10 pay-per-click mistakes and how to STOP making them
Any Internet Marketer who really knows the business will tell you using pay-per-click (PPC) advertising (specifically Google AdWords, the leading PPC ad platform) is a phenomenal way to drive traffic to their websites. Moreover, it can be incredibly profitable – if used correctly. A campaign that is not managed well will cost more than its worth, but an intelligently designed pay-per-click campaign will yield incredible results.
The key then is smart management of Google AdWords (our choice PPC platform for this article). Unfortunately, smart management is not something easy to come by if you don’t know what you’re doing. We’ve compiled a list of the top 10 common AdWords mistakes we see companies making to help you better understand how to effectively manage your Google AdWords campaign.
SEE ALSO: What is Google AdWords
If you are guilty of any of these common AdWords errors, it’s time to rethink your approach and probably seek out professional and specialized assistance.
1) You’re not grouping your keywords correctly.
Google has set up AdWords to allow you to create ad groups to effectively manage a range of different campaigns. This means a content campaign and a product campaign can be dealt with separately, thereby allowing you to organize your keywords and ads into specific ad groups based on your given strategy.
Failing to use ad groups is both one of the most detrimental and one of the most common AdWords mistakes. All too often businesses don’t divide ads into groupings based on similar keywords; rather they toss all their keywords into one segment. The result? Everyone sees the same ad. This is a waste of resources. Pay-per-click (PCC) advertising works when the ad displayed matches the searched keyword. When the ad is relevant to the keyword, you are more likely to have potential customers click through. If it is irrelevant, you’ve just wasted a lot of time and money.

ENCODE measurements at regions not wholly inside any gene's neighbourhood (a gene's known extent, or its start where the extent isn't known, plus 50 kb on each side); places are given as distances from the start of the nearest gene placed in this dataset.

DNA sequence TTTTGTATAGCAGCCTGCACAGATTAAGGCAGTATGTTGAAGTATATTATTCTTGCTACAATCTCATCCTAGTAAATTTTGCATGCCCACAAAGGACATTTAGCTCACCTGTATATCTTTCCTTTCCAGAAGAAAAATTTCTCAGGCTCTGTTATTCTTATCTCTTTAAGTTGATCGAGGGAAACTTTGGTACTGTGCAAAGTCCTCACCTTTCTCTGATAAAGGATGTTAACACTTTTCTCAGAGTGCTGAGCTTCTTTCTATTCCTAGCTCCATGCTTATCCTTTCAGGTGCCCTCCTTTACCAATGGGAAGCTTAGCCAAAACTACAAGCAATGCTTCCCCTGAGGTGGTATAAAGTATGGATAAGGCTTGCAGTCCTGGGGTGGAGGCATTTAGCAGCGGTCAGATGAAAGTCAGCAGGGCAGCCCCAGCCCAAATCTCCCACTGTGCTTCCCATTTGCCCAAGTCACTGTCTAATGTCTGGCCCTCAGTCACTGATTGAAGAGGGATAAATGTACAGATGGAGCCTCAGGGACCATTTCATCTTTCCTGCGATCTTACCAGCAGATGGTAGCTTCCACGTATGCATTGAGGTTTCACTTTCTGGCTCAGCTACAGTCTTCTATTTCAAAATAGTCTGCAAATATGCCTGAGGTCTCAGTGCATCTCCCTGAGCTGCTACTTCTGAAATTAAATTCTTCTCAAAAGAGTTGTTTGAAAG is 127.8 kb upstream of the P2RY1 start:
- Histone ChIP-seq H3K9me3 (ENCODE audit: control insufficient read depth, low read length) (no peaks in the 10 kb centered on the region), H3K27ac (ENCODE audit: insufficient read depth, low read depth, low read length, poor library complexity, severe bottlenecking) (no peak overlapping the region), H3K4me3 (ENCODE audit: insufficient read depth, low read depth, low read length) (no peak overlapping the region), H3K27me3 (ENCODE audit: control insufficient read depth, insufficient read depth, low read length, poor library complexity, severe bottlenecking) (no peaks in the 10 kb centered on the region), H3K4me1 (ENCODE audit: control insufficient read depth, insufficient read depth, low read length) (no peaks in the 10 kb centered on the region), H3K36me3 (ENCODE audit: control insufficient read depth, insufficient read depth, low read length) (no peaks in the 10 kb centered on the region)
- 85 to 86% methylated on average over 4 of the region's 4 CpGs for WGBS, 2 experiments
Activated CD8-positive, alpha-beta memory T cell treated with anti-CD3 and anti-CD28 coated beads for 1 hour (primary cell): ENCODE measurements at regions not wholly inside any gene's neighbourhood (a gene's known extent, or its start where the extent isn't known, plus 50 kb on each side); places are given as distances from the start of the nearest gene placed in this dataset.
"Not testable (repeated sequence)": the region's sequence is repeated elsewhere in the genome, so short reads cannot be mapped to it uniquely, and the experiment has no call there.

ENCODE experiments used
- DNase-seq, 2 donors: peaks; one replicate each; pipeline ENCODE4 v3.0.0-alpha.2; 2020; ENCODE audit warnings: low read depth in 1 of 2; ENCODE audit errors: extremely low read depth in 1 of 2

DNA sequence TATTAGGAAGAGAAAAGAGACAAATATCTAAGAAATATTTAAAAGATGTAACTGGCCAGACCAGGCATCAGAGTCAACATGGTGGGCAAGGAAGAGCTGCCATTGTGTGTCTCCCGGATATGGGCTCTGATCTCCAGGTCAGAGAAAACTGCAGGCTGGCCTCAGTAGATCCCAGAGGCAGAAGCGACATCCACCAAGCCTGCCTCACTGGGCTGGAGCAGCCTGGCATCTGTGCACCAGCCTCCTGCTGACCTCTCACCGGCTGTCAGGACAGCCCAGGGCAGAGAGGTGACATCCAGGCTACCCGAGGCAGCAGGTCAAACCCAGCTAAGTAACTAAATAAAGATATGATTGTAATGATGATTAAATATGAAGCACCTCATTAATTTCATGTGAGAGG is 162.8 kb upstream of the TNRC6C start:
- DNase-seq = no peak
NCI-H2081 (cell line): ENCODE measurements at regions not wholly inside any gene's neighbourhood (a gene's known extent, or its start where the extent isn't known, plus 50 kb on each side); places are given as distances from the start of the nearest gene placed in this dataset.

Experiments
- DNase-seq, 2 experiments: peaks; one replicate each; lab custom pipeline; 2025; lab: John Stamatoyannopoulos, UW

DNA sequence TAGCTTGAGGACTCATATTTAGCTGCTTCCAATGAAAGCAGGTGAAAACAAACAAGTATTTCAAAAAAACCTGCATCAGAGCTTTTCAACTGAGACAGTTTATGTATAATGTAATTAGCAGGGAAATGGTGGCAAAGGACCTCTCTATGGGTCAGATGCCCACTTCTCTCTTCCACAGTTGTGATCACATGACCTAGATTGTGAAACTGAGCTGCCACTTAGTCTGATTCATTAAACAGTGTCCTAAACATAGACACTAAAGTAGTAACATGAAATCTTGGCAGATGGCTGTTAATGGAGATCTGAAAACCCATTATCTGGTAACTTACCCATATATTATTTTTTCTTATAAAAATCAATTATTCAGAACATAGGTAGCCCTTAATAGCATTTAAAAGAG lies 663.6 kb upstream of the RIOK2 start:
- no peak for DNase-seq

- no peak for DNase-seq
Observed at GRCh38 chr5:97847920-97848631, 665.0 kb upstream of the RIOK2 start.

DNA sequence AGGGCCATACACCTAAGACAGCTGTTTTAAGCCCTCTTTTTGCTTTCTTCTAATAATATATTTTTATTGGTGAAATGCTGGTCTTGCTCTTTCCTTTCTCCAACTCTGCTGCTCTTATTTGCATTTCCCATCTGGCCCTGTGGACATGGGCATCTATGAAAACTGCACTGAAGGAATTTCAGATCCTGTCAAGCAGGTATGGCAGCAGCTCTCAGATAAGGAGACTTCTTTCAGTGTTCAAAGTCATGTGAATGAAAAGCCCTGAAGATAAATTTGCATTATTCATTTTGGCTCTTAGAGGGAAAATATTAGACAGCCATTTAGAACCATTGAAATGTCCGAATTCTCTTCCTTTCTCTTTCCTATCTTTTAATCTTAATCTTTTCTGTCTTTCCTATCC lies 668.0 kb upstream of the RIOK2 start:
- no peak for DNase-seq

Quick tip: It’s best to use 20 keywords or less for each ad group. You may be able to use more on occasion, but generally using more than 20 keywords is an indication your ad copy does not optimally correlate with the keyword. Focusing on a smaller group of keywords allows you to analyze their performance to better manage your bidding strategy.
2) You’re not using correct keyword matches.
AdWords has 5 matching options in which you can add keywords to your campaign: Broad match, broad match modifier, phrase match, exact match and negative match (negative match keywords explained in #3).
Let’s start by examining broad match keywords. This means that searching certain keywords will yield ads regardless of the order of the keywords. For instance, the keywords “Weight training for runners” will yield the same ad as “Runners weight training routine” or “Training runners for weights”. If you want your ad to show up in a broad match, simply enter the keywords without any punctuation.
Broad match modified keywords are used to only show when someone’s search contains those modified keywords, or close variations of the modified keywords, in any order. The modifier won’t work with phrase or exact match keywords, and is used to eliminate synonyms or related searches that have no relevancy to your campaign. You can add a modifier by using the plus sign (+) on your keyboard.